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Opposition high to Brackenridge tract development

Friday, June 27, 2008 by Kimberly Reeves

Residents crowded the boardroom at the Lower Colorado River Authority on Wednesday night, literally denying the possibility the University of Texas could be as cold-hearted as to develop the 346-acre Brackenridge tract.

How could they? Surely, the university would recognize the error of such a plan – and possibly even turn to sell one of its many downtown properties – in order to preserve land that has been so identified with Austin’s core values. A couple of speakers even suggested that UT would not be able to incur the “forever black eye” that developing the tract into some type of income-producing property might bring.

Even the fact that a team of 15 consultants led by New York-based Cooper, Robertson & Partners was sitting at the front of the room failed to sink in with many of the participants, who clearly thought that dissuading UT from any development was possible.

As one lawyer in the audience noted about mid-way through the meeting, the community had told the university what it wanted, and it was obvious no one in the room wanted development on the Brackenridge tract. If that was the case, what was the point of the meeting in the first place?

Well, they were there to listen, the audience was told, as hired public involvement team members scribbled each comment on large white pages at the corners of the room. Among the team members was Beverly Silas, who led the initial planning efforts of Envision Central Texas, as well ECT-style planning on several tracts.

It was clear, from the comments made, that this community was in the early stages of denial, the first step in the five stages of grief described by Kübler-Ross. Right now, the West Austin Neighborhood Group is in denial with a heavy dose of anger. By the time the team beings the week of workshops to the community, it is hoped community members will be the bargain stage, or possibly depression and acceptance.

Many spoke. Long-time activist Mary Arnold stood in the middle of the audience, wearing one of her old “Save Muny” T-shirts. This was not the first, but the third, time that the community had stood up to try to save the Lions Municipal Golf Course.

“I got involved with the first fight to save Muny in 1973, and I’ve been at it a long time. We’re still saying the same things today,” Arnold said. “It’s forever green. Save Muny green space. It’s an important urban green space in our community. We said that in the 80s when they wanted to bulldoze the course and we’re saying it now.”

Billed as a “listening session,” the consultants did little of the talking. The community outlined its priorities: getting rid of the historic golf course was out of the question; the graduate housing was a must; and the biology field lab was the cornerstone of one of the premier programs in the country.

Then came the comments that seemed a bit more extreme:

  • the woman with a doctorate in civil engineering who said the plan to develop Brackenridge should not disturb a single blade of grass or piece of dirt;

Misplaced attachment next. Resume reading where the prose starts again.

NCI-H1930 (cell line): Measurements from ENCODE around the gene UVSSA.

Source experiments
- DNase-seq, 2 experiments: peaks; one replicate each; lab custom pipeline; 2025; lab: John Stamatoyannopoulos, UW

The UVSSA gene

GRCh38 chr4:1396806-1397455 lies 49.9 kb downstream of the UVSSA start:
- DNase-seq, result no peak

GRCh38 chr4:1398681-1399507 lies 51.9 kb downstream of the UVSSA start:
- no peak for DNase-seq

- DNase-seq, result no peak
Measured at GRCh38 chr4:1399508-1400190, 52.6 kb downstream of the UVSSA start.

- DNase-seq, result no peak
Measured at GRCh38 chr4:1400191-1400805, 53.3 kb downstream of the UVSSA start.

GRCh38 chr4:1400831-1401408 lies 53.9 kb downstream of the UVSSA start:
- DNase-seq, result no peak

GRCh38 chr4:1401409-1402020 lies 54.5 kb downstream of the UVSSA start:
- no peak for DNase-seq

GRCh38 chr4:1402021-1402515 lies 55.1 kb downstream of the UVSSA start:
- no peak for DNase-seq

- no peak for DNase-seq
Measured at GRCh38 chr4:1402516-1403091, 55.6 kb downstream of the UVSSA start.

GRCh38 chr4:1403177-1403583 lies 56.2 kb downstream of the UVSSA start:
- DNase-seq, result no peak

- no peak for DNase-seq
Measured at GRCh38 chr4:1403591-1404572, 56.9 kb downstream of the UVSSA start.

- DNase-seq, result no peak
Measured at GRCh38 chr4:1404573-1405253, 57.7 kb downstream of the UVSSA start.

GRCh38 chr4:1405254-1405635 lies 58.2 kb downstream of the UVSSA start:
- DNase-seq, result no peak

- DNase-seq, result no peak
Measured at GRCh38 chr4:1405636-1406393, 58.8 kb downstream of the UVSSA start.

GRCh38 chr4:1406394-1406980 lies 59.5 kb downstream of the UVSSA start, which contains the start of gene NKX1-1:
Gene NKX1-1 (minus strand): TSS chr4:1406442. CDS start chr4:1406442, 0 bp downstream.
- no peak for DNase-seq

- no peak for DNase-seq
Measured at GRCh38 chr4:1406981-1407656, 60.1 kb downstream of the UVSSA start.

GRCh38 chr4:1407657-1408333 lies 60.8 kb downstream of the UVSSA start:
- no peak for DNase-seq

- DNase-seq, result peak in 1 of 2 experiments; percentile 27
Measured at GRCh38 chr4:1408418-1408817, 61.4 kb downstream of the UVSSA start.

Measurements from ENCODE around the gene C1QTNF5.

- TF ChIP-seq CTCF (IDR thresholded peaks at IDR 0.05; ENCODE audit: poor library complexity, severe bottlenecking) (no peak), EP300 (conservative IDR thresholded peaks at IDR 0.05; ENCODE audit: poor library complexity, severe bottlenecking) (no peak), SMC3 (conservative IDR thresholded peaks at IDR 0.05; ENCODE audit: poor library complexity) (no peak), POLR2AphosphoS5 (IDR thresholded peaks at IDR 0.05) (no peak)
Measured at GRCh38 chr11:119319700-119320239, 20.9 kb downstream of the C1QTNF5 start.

• the man who suggested that development would create additional traffic woes for a neighborhood barely 5 minutes from downtown; or
  • the investment banker who insisted he had one house on three lots and had never put down additional houses because he knew how much his neighbors loved and valued their green space.

Kirk Sauer told the consultants his priority would be to redevelop the graduate married student housing on the tract. The university owns 500 units of housing in the area, with another 600 people on the waiting list.

“What I would like to see is the revenue coming from the sale of some of the other thousands of pieces of land that UT owns,” Sauer said. “I think, just in Travis County alone, UT owns 200-plus properties, including several blocks in downtown Austin. I question the premise of the whole project out here. If UT needs money – and we all know the university needs money – why are we studying this one property where UT students live and not any of the other property that UT owns?”

Sometimes the information was more insightful. For instance, a survey of the West Austin Neighborhood Group indicated that about half the residents wanted to keep the 18-hole golf course. The second amenity on the land most prized by local homeowners was the West Austin youth sports fields. In addition, some residents indicated they preferred to see more restaurants over retail along the corridor, possibly because of the loss of a couple of restaurants in Tarrytown recently.

And one mother, in a practical vein, noted that both the local elementary schools were overcrowded. The developer team needed to be working with the Austin Independent School District to anticipate which school might handle growth.

The original conveyance of the Brackenridge tract was 503 acres. In the 1990s, about 90 acres was separated from the tract and sold. And another 70 acres were conveyed or dedicated for streets, public utilities or easements.

The Muny Golf Course, currently under lease to the city, is about 151 acres. The West Austin Youth Association fields are another 15. Student housing is 74 acres. And the field laboratory is about 82 acres of property.

At the next meeting on the Brackenridge tract, on August 12, the consultant team will outline the feedback it has gotten on the tract. A weeklong series of workshops in November is intended to draft two possible plans for Brackenridge to present to regents.

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